During the discussion, union members were very open about their dissatisfaction regarding the extent of DAERA’s inaction on bovine TB (bTB).
UFU president Victor Chestnutt said: “Feelings ran very high amongst our members as they got the opportunity to directly engage with Robert Huey.
“It’s always extremely difficult to listen to a farmer expressing their anguish about the level of distress the disease is causing them, affecting their mental health and creating financial implications that impact the entire family.
“To have our executive members on one meeting venting the same frustration caused by DAERA’s inaction of TB, takes it to another level.
“Yet it’s only a snippet of what farmers across NI are still experiencing years after we were told a TB strategy was almost ready.
“The threat of removing a proportion of direct support for not TB testing is nothing short of a ‘choke chain’ around our members’ necks.
“During the earlier stages of the coronavirus pandemic, DAERA relaxed this warning and we demanded that going forward, this relaxation continues. DAERA have plenty of other tools in the box without threatening farmers’ direct support which is vital to sustain their family farm businesses.
“The threat of removing a proportion of direct support for not TB testing is nothing short of a ‘choke chain’ around our members’ necks. During the earlier stages of the coronavirus pandemic, DAERA relaxed this warning and we demanded that going forward, this relaxation continues. DAERA have plenty of other tools in the box without threatening farmers’ direct support which is vital to sustain their family farm businesses.
Mr Chestnutt added: “Mr Huey confirmed that the threat of reducing Basic Payment Scheme entitlements will be reviewed and assurances were given to improve communication with farmers after our executive made it clear that DAERA’s poor communication was creating extra stress.
“The union has never agreed that DAERA should have the power to use basic payment penalties as a weapon to ensure that a bTB test is carried out.
“This is a totally disproportionate measure. The union fully backs the need for all bTB tests to be carried out. But DAERA already has all the tools in the box to ensure this happens. The powers to ban all sales of cattle from a farm business while a bTB test is being sorted out re more than sufficient in this regard.”
The UFU executive committee also stated that the word “compensation” needs to be removed as this is stock value and they would like DAERA to explore the compensation system in the Republic of Ireland where farmers are covered for loss of earnings during any major outbreak.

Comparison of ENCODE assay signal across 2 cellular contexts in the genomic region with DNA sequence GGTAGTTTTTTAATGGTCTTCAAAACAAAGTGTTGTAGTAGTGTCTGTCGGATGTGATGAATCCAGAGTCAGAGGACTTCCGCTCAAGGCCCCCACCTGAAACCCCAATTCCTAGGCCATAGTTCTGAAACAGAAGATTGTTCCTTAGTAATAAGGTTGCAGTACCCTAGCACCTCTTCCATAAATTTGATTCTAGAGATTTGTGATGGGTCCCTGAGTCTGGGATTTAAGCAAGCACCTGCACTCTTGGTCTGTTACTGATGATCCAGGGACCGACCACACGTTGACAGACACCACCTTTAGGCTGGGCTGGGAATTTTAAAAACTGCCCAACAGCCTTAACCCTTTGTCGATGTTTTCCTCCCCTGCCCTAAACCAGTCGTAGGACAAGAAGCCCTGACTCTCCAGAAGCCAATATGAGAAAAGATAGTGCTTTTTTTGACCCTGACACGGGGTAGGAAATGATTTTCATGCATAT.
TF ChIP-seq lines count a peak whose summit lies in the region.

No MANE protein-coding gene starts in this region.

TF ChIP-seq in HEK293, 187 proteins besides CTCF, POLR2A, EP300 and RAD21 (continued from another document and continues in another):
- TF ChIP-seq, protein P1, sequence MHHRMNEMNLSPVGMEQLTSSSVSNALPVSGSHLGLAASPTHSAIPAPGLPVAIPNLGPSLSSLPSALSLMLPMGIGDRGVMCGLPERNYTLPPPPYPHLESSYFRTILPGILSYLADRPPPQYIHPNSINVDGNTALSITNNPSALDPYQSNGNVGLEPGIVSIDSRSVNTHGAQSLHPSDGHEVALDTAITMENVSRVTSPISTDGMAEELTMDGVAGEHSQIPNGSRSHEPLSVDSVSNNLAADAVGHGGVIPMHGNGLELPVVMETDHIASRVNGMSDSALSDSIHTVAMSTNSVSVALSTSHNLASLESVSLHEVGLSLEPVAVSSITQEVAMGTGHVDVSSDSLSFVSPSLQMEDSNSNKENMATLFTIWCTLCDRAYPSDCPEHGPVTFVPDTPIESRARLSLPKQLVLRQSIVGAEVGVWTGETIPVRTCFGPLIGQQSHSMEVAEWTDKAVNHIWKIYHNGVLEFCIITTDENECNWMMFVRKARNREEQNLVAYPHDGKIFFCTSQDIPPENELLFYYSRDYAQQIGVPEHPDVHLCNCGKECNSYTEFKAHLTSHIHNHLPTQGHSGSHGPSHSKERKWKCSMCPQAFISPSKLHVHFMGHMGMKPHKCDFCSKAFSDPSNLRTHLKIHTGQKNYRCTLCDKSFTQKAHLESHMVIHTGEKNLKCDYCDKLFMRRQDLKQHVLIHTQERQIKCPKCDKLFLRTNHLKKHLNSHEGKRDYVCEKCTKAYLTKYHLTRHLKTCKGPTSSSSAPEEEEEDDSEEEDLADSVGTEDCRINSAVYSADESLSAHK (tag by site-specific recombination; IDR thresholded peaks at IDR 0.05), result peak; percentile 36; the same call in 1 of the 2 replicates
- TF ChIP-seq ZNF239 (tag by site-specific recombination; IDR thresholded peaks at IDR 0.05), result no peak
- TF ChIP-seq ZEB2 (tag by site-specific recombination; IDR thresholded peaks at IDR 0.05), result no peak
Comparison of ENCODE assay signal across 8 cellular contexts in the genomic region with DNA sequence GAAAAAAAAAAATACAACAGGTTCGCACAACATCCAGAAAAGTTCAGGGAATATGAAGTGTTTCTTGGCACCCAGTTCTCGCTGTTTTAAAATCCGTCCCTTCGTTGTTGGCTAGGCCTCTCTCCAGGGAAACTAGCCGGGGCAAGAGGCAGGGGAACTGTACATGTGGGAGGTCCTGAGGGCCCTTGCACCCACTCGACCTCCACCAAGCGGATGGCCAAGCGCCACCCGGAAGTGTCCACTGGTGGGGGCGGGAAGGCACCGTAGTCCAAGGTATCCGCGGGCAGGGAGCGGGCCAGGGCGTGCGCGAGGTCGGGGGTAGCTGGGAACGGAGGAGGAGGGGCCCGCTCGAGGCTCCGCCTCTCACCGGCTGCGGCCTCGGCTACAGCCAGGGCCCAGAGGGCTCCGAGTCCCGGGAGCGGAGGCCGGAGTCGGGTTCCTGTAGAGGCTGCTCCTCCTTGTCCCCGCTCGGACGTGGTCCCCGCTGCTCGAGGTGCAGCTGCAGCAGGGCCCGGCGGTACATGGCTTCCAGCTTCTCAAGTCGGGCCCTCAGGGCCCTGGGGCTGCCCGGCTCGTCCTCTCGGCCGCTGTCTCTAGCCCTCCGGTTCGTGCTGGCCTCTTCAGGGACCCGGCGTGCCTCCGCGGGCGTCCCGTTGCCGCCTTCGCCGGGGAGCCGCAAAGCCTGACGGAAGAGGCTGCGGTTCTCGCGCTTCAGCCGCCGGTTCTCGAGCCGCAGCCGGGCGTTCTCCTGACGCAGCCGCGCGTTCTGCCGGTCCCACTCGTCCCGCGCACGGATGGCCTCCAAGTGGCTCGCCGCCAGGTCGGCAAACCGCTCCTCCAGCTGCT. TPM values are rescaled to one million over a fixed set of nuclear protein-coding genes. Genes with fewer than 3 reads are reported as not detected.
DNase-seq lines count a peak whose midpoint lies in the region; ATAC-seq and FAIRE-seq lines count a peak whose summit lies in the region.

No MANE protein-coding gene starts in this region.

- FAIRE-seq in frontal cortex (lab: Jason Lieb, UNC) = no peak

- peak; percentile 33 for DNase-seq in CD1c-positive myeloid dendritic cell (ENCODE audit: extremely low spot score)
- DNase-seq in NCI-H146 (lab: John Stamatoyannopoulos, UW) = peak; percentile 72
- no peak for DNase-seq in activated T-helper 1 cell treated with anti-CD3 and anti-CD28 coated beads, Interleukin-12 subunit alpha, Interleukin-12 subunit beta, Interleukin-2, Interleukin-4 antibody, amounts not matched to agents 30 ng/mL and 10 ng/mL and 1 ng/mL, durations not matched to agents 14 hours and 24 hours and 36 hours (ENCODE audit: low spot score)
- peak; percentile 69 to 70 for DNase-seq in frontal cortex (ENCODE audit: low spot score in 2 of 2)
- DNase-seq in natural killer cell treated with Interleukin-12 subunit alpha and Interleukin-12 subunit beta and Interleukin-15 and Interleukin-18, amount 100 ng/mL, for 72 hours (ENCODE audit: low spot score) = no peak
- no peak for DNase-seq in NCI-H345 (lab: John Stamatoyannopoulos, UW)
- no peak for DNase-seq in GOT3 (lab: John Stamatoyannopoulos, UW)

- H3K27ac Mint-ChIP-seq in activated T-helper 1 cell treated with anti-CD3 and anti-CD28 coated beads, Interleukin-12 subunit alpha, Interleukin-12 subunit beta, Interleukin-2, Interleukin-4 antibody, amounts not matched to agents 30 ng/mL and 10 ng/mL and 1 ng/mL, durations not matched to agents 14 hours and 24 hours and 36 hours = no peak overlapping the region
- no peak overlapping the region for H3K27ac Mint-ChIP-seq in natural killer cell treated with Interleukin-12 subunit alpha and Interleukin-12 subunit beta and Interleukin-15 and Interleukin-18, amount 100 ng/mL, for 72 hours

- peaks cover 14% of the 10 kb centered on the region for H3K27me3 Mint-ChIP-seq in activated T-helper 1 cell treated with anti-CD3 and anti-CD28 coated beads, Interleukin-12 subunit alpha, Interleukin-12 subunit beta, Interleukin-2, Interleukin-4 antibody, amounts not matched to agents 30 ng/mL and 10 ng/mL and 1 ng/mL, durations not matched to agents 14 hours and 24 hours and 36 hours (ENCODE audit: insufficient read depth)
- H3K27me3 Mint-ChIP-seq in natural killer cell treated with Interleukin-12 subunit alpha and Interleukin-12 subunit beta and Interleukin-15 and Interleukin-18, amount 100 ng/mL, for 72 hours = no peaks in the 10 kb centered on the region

According to Mr Chestnutt milk producers in the Republic of Ireland receive stock value plus a payment of €55 or month for every dairy cow taken.
The equivalent figures for suckler cows and other cattle are: €35 and €20 - €25 per month. These payments kick-in subsequent to 10% of a farmer’s herd being culled in the wake of a bTB test.
The union president also wants DAERA vets to be empowered to talk directly to farmers that are struggling with a bTB challenge.
He said: “The Executive meeting highlighted the stress that farmers locked up with bTB are under. Given this reality, it is only right that they should be allowed to talk directly with DAERA vets regarding the problems they are confronting.”
Mr Chestnutt also confirmed that tackling the reservoir of bTB in wildlife is the other side of the eradication equation.
He further explained: “This must be part of the bTB strategy put in place by DAERA moving forward. The union has already agreed with the principle that farmers will pay for a wildlife intervention strategy courtesy of a levy on milk and cattle sales.
“This approach has already been taken in the Republic of Ireland, where the number of bTB reactors fell from 40,000 to 15,000 per annum within a three-year period.”
He concluded: “In October, Mr Huey is due to touch base with the executive again and should DAERA fall short of their commitments including a promise of wildlife intervention, that will be the end of farmer co-operation with their veterinary service. Our members have reached breaking point.”